Source: http://googleblog.blogspot.com/2008/11/life-photo-archive-available-on-google.html

It’s official, Google is hosting the LIFE photo archive at images.google.com.

From the blog, “The Zapruder film of the Kennedy assassination; The Mansell Collection from London; Dahlstrom glass plates of New York and environs from the 1880s; and the entire works left to the collection from LIFE photographers Alfred Eisenstaedt, Gjon Mili, and Nina Leen. These are just some of the things you’ll see in Google Image Search today.

We’re excited to announce the availability of never-before-seen images from the LIFE photo archive. This effort to bring offline images online was inspired by our mission to organize all the world’s information and make it universally accessible and useful. This collection of newly-digitized images includes photos and etchings produced and owned by LIFE dating all the way back to the 1750s.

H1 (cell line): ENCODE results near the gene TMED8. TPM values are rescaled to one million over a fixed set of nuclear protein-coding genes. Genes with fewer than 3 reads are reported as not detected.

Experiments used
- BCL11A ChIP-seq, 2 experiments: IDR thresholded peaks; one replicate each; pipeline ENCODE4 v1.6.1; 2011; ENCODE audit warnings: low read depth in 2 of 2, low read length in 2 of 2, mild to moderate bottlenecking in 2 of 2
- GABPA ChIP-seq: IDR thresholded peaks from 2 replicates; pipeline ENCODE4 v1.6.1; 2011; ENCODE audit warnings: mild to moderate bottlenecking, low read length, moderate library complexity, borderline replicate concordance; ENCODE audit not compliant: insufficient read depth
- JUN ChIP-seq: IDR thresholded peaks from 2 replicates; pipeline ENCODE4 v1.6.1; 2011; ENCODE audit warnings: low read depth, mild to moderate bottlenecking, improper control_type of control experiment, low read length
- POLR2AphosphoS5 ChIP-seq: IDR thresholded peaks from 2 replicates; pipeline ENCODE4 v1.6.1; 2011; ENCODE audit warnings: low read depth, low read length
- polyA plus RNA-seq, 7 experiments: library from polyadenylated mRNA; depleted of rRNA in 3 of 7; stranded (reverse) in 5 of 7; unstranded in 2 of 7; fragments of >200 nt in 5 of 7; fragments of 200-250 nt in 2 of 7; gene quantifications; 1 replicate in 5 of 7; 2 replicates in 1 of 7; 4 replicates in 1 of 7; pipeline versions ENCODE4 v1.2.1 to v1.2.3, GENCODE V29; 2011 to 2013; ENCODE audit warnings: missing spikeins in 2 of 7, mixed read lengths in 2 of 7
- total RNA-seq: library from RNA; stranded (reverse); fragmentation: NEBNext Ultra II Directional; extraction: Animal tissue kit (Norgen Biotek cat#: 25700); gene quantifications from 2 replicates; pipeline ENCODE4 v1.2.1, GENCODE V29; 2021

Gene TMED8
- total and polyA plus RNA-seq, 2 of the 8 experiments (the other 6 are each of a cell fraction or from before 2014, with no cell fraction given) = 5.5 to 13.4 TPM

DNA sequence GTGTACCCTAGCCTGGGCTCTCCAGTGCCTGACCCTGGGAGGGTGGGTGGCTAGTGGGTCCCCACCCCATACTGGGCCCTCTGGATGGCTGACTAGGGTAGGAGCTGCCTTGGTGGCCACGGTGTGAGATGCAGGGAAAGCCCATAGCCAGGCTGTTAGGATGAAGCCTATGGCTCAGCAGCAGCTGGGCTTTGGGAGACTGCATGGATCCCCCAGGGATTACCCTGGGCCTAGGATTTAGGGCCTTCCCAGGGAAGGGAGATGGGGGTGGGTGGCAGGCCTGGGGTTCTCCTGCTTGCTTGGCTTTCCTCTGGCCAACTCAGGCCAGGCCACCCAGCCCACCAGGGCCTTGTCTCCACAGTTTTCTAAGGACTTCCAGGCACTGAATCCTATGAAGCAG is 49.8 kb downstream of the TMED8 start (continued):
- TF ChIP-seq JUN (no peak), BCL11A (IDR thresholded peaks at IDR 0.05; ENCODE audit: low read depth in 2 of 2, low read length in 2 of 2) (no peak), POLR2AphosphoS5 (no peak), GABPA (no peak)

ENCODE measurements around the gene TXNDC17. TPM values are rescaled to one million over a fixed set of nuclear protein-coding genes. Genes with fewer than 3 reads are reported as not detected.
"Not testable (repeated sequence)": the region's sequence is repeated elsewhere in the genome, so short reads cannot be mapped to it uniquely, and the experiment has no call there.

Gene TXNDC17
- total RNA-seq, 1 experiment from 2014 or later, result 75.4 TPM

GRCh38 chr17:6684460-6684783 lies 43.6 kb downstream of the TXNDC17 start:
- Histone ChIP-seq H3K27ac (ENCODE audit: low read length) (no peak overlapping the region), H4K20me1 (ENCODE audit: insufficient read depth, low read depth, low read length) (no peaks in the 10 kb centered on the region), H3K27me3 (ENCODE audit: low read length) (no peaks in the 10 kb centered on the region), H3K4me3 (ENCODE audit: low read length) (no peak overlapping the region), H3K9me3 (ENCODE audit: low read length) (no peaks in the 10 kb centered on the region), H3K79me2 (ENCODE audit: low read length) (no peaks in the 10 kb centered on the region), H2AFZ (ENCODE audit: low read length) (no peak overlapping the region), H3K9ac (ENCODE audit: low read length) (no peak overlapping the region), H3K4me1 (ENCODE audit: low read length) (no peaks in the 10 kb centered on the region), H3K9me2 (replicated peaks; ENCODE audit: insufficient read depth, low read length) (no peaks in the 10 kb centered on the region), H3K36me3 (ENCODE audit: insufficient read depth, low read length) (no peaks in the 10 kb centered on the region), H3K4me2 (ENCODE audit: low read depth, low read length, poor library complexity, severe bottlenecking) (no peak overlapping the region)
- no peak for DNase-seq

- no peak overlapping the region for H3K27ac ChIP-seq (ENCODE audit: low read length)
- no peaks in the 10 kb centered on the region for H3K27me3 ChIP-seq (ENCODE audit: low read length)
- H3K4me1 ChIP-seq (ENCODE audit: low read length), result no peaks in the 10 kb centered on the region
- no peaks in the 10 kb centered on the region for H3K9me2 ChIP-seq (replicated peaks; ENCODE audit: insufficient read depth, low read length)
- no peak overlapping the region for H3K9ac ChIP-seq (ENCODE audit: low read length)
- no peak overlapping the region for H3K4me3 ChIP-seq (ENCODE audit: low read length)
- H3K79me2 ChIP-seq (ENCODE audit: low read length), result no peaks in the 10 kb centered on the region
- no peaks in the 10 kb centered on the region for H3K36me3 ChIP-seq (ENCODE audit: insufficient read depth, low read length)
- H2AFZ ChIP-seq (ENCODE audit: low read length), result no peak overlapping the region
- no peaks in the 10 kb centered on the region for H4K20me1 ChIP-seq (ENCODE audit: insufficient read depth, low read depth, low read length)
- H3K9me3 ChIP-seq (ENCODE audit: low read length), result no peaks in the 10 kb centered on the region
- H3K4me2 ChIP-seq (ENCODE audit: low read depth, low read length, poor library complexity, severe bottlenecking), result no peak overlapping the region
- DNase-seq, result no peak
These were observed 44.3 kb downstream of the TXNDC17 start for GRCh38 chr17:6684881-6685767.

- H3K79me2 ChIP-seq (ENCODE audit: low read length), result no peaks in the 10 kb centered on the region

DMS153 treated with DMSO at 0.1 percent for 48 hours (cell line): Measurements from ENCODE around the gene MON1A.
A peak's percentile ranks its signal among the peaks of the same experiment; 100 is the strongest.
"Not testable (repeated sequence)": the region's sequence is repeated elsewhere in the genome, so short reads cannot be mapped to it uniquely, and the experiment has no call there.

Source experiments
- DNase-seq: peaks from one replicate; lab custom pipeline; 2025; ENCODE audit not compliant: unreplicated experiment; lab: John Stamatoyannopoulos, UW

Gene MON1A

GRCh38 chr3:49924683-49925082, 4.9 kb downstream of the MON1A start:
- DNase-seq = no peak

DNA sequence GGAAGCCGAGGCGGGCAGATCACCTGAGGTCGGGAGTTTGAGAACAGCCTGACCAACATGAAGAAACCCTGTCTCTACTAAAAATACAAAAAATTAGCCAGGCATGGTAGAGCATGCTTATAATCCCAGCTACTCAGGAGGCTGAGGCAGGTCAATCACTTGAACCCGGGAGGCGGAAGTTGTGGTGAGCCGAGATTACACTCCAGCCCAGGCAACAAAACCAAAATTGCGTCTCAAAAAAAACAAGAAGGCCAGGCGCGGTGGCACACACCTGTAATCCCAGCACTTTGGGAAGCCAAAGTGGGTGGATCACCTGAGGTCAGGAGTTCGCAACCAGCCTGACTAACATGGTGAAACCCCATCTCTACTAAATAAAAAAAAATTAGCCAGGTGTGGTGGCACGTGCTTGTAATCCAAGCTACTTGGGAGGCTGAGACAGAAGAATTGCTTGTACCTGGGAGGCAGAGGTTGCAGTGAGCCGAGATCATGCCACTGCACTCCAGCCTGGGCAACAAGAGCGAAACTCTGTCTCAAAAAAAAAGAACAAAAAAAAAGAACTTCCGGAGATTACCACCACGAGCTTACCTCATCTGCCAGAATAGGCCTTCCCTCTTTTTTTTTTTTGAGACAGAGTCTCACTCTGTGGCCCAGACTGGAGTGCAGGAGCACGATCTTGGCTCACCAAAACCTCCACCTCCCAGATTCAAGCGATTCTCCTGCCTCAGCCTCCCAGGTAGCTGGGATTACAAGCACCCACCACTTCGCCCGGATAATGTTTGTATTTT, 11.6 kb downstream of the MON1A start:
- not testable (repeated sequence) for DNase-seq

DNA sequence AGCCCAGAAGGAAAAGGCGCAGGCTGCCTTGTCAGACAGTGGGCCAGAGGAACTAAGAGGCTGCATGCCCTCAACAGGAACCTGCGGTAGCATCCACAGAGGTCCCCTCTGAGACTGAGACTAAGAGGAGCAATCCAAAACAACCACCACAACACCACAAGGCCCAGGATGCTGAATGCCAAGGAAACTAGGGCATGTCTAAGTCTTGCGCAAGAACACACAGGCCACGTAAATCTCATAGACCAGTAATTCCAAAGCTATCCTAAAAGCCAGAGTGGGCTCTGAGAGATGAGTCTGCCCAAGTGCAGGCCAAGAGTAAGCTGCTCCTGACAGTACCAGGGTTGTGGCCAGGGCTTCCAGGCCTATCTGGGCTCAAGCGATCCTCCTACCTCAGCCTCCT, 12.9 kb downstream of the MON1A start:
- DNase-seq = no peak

Only a very small percentage of these images have ever been published. The rest have been sitting in dusty archives in the form of negatives, slides, glass plates, etchings, and prints. We’re digitizing them so that everyone can easily experience these fascinating moments in time. Today about 20 percent of the collection is online; during the next few months, we will be adding the entire LIFE archive — about 10 million photos.”

What an amazing venture from an amazing company.  This digital collection will be a treasure for educators, history buffs, and pop culture junkies alike.  Utilizing Google is a great way to get this information out to the masses.  No library would have the time and resources needed to put this together by itself, it’s amazing to think what might be done if Google and various libraries and consortia teamed up to release heretofore unpublished materials.

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